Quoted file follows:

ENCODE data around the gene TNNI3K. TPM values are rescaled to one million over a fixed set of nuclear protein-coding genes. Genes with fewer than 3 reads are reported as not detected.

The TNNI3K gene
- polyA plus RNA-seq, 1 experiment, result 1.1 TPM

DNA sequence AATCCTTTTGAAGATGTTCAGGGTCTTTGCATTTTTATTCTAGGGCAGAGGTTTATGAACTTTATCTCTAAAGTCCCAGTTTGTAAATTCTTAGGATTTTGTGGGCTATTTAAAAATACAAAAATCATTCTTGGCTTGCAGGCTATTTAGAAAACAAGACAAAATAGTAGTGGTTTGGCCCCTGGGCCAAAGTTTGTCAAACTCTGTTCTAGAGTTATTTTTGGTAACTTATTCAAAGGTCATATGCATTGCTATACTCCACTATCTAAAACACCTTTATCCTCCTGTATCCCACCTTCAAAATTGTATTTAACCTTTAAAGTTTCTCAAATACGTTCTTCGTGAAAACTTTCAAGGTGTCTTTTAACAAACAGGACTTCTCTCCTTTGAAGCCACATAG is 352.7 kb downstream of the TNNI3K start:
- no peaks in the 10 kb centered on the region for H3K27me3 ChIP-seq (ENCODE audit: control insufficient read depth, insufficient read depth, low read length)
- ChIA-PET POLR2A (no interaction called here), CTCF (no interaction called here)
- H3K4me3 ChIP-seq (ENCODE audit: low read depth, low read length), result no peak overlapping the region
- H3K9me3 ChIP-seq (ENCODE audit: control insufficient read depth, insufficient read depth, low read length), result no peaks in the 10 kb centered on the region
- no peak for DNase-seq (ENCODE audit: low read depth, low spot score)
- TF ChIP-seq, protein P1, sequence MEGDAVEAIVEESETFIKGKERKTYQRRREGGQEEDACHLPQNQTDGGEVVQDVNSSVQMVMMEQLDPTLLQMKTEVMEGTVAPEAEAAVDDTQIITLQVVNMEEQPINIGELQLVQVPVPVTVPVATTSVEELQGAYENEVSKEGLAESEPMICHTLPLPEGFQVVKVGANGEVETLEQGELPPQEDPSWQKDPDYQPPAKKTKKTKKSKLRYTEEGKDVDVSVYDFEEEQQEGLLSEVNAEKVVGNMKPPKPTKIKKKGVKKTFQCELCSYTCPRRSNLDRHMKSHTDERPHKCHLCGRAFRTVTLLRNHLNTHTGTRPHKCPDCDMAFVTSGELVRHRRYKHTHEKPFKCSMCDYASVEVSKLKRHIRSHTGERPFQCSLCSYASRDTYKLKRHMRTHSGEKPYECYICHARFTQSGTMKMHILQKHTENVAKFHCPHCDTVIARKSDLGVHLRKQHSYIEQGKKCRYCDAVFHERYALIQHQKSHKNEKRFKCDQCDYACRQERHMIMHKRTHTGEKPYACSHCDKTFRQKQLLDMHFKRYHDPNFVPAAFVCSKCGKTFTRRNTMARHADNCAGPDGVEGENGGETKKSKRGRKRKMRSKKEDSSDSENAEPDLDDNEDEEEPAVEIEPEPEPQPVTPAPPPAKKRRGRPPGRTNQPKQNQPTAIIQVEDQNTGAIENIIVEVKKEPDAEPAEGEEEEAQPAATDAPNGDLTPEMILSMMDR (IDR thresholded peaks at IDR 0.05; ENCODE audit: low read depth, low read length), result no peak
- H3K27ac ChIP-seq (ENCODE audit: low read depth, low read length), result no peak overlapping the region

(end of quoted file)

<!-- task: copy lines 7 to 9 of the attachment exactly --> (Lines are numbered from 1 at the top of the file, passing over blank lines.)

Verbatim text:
- H3K4me3 ChIP-seq (ENCODE audit: low read depth, low read length), result no peak overlapping the region
- H3K9me3 ChIP-seq (ENCODE audit: control insufficient read depth, insufficient read depth, low read length), result no peaks in the 10 kb centered on the region
- no peak for DNase-seq (ENCODE audit: low read depth, low spot score)